The Pohatcong Creek winds thirty miles through Warren County from its source just west of Hackettstown to the Delaware River south of Phillipsburg, following another of the many Appalachian ridges that run across Northwest New Jersey. Its watershed lies parallel and between those of the Musconetcong River to the south and the Pequest to the north. Just about halfway along its route down the to Delaware Valley, the river crosses State Route 31 between Oxford and Washington Borough. As it approaches Mine Hill Road, butting up to Round Top Mountain, the river enters Washington Township Park, part of the Pohatcong Creek Natural Area, and home to the Pohatcong Native Arboretum.
The proliferation of non-native species of flora and fauna in New Jersey has long been a concern for ecologists, especially in our fragile wetlands where a sustainable natural balance is imperative. Conservancies all over the state are reestablishing native species wherever they can. Here at the arboretum, visitors can see exactly what some of those plants are.
The arboretum was eleven years in the making; students from the Warren Hills Regional High School planted the first trees here in 2002. Since then, in fits and starts, but always under the guidance of local botanist and native plant specialist, the Pohatcong Arboretum has become home to an ever-expanding collection of over 150 species of native trees and shrubs.
In a fenced-in, deer proof, area specimens are organized by family and planted in raised beds covered with glacial stones; some from the Delaware River, some from the mountain. Signs identify each plant family by their familiar name: Dogwood rather than Cornaceae; Rose rather than Rosaceae, Hydrangea, Birch, Laurel, Maple, Heath, Hazelnut, Ash. The “energetic center” of the project, the Circle of Life, incorporates native American Indian spiritual aspects, contributed by designer “Seneca” Jeff Stevens, who oriented plants in ways they grow naturally, included markers for the compass directions, and added a beautiful sculpture reminiscent of a dream catcher.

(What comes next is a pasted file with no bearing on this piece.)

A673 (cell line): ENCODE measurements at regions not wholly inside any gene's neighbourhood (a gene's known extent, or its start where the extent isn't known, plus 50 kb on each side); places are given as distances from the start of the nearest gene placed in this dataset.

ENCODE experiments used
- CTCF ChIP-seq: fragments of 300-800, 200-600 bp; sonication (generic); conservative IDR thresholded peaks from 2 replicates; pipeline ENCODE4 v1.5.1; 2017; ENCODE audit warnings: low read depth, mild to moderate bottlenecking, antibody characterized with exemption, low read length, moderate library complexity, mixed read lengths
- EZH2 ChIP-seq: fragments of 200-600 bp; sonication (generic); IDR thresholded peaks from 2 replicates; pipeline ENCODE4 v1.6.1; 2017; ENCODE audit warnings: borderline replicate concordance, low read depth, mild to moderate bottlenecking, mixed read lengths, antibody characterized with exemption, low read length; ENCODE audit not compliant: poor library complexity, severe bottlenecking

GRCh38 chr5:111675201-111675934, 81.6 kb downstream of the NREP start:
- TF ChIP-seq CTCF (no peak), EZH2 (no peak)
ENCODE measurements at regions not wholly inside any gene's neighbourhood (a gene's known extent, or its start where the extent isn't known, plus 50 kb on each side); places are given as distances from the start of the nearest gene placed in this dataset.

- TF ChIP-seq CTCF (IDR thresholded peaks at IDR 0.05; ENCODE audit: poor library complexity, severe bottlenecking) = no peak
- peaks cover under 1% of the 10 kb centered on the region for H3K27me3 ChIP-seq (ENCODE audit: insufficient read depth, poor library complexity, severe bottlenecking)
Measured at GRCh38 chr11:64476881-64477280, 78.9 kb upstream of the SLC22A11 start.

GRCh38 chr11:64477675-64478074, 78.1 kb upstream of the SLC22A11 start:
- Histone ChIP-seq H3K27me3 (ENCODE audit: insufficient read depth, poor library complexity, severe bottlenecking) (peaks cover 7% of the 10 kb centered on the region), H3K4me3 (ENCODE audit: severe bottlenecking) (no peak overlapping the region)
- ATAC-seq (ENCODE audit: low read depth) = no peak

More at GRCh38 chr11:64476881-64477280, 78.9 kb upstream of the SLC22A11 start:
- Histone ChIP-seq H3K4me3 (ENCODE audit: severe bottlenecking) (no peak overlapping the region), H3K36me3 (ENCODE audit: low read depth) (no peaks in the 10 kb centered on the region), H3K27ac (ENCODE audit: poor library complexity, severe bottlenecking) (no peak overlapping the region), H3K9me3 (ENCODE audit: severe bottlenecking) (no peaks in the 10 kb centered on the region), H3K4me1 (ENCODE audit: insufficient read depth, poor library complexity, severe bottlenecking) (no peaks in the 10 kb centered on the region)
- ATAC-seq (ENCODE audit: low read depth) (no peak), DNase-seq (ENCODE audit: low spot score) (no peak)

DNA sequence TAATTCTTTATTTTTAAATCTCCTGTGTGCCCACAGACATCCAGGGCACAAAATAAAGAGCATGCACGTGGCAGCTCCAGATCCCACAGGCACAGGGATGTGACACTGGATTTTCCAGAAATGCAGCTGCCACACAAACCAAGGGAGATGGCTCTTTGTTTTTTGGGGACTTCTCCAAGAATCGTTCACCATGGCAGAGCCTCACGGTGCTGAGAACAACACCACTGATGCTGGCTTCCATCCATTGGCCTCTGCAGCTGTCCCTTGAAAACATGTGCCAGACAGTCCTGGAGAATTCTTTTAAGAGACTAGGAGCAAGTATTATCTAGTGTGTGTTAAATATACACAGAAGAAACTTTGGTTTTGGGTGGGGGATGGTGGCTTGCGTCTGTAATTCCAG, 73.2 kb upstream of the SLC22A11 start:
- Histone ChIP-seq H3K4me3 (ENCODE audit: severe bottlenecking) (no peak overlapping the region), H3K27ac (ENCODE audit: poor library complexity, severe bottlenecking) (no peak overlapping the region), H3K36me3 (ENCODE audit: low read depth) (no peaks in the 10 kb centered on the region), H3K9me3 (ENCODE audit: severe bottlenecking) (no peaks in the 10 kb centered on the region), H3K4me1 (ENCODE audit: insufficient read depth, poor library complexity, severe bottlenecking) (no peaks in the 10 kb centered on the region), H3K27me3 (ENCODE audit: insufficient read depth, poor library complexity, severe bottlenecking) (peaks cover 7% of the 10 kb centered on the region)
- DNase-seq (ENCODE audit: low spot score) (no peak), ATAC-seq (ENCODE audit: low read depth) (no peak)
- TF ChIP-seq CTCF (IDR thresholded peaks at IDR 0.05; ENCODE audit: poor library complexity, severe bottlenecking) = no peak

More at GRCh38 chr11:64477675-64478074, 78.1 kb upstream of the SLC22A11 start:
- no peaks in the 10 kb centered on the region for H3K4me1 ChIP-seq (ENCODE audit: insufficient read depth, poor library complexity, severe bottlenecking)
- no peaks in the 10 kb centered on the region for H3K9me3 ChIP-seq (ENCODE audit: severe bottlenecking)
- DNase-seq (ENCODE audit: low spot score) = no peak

The exhibition rises up the hill out of the fenced area with new plantings of oak, ash, American chestnut, beech, even a Jersey pine. There is also the Robert Rush Memorial log cabin, which has been assigned for future use by Warren County Arts. Then it’s on into the woods for a 1.8 mile trail loop along the creek and through the wetlands along boardwalks constructed, again by students. More natives: a cherry here, a black walnut there, and a big old tulip tree. Did you ever walk in the woods and wonder exactly what each and every plant within sight was? A trip here gets you started!
The arboretum, located at 56 Mine Hill Rd, Washington, is open daily during daylight hours.
A canal boat captain and her daughters navigate the Bread Lock in June, 1863.
Restored c.1754 stone ironmaster's home associated with c.1741 Oxford Furnace.is open first and second Sundays, 1-4pm, for tours through Colonial and Victorian rooms with costumed docents. There are special events throughout the year as well as programs for schools. Sunday concerts on the manor lawn are a favorite during the summer.
Private campground for RVers and Tenters with wooded sites available by the day to by the season. Rustic cabins also available. Home of Lakota Wolf Preserve.